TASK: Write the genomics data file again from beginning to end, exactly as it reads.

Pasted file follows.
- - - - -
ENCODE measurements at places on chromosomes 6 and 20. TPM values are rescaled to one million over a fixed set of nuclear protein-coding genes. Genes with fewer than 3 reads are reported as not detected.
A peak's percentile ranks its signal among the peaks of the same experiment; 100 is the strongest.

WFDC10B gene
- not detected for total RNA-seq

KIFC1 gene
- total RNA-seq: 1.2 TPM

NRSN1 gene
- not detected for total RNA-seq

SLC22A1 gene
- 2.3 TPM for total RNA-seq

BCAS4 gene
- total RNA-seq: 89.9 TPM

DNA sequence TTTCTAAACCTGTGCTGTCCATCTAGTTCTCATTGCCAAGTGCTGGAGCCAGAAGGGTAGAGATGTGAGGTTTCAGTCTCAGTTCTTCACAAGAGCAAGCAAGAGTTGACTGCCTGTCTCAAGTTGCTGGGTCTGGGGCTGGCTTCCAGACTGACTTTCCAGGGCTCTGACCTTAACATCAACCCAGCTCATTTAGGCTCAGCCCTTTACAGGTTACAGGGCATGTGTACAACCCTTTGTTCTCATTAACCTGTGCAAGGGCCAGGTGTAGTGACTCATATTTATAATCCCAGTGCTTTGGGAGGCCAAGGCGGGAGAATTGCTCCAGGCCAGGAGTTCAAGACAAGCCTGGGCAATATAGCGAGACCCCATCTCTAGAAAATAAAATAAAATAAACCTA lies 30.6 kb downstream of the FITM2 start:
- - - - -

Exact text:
ENCODE measurements at places on chromosomes 6 and 20. TPM values are rescaled to one million over a fixed set of nuclear protein-coding genes. Genes with fewer than 3 reads are reported as not detected.
A peak's percentile ranks its signal among the peaks of the same experiment; 100 is the strongest.

WFDC10B gene
- not detected for total RNA-seq

KIFC1 gene
- total RNA-seq: 1.2 TPM

NRSN1 gene
- not detected for total RNA-seq

SLC22A1 gene
- 2.3 TPM for total RNA-seq

BCAS4 gene
- total RNA-seq: 89.9 TPM

DNA sequence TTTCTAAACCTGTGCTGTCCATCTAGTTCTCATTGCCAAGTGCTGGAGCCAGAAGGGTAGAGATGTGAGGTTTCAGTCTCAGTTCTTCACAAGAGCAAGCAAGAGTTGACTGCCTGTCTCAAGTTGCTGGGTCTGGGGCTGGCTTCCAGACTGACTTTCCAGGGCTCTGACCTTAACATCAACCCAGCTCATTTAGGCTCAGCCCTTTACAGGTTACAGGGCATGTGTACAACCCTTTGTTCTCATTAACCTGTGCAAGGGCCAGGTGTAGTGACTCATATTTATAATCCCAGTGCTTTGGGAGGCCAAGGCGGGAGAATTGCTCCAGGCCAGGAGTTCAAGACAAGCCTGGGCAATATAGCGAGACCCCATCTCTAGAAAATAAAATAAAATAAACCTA lies 30.6 kb downstream of the FITM2 start: